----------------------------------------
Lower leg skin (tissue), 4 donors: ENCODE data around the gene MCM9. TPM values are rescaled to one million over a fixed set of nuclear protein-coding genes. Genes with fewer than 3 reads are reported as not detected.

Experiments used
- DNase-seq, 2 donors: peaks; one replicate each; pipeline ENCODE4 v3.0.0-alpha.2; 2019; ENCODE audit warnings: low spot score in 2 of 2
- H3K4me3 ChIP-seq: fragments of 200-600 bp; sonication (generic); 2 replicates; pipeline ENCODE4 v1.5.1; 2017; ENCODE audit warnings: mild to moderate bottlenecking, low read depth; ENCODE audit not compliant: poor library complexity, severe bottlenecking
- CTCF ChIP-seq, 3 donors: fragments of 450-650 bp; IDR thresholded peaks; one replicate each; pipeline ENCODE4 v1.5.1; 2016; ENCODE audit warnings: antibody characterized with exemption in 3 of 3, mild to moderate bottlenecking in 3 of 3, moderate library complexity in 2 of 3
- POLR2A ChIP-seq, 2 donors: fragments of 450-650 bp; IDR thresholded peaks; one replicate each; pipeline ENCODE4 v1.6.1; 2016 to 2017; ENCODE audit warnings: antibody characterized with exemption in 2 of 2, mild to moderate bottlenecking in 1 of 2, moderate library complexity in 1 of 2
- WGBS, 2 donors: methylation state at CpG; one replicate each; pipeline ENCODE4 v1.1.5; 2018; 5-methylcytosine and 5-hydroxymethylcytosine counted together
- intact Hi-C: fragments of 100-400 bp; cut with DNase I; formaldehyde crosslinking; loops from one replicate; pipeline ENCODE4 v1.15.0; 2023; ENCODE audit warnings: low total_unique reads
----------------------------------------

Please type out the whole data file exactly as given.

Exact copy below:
Lower leg skin (tissue), 4 donors: ENCODE data around the gene MCM9. TPM values are rescaled to one million over a fixed set of nuclear protein-coding genes. Genes with fewer than 3 reads are reported as not detected.

Experiments used
- DNase-seq, 2 donors: peaks; one replicate each; pipeline ENCODE4 v3.0.0-alpha.2; 2019; ENCODE audit warnings: low spot score in 2 of 2
- H3K4me3 ChIP-seq: fragments of 200-600 bp; sonication (generic); 2 replicates; pipeline ENCODE4 v1.5.1; 2017; ENCODE audit warnings: mild to moderate bottlenecking, low read depth; ENCODE audit not compliant: poor library complexity, severe bottlenecking
- CTCF ChIP-seq, 3 donors: fragments of 450-650 bp; IDR thresholded peaks; one replicate each; pipeline ENCODE4 v1.5.1; 2016; ENCODE audit warnings: antibody characterized with exemption in 3 of 3, mild to moderate bottlenecking in 3 of 3, moderate library complexity in 2 of 3
- POLR2A ChIP-seq, 2 donors: fragments of 450-650 bp; IDR thresholded peaks; one replicate each; pipeline ENCODE4 v1.6.1; 2016 to 2017; ENCODE audit warnings: antibody characterized with exemption in 2 of 2, mild to moderate bottlenecking in 1 of 2, moderate library complexity in 1 of 2
- WGBS, 2 donors: methylation state at CpG; one replicate each; pipeline ENCODE4 v1.1.5; 2018; 5-methylcytosine and 5-hydroxymethylcytosine counted together
- intact Hi-C: fragments of 100-400 bp; cut with DNase I; formaldehyde crosslinking; loops from one replicate; pipeline ENCODE4 v1.15.0; 2023; ENCODE audit warnings: low total_unique reads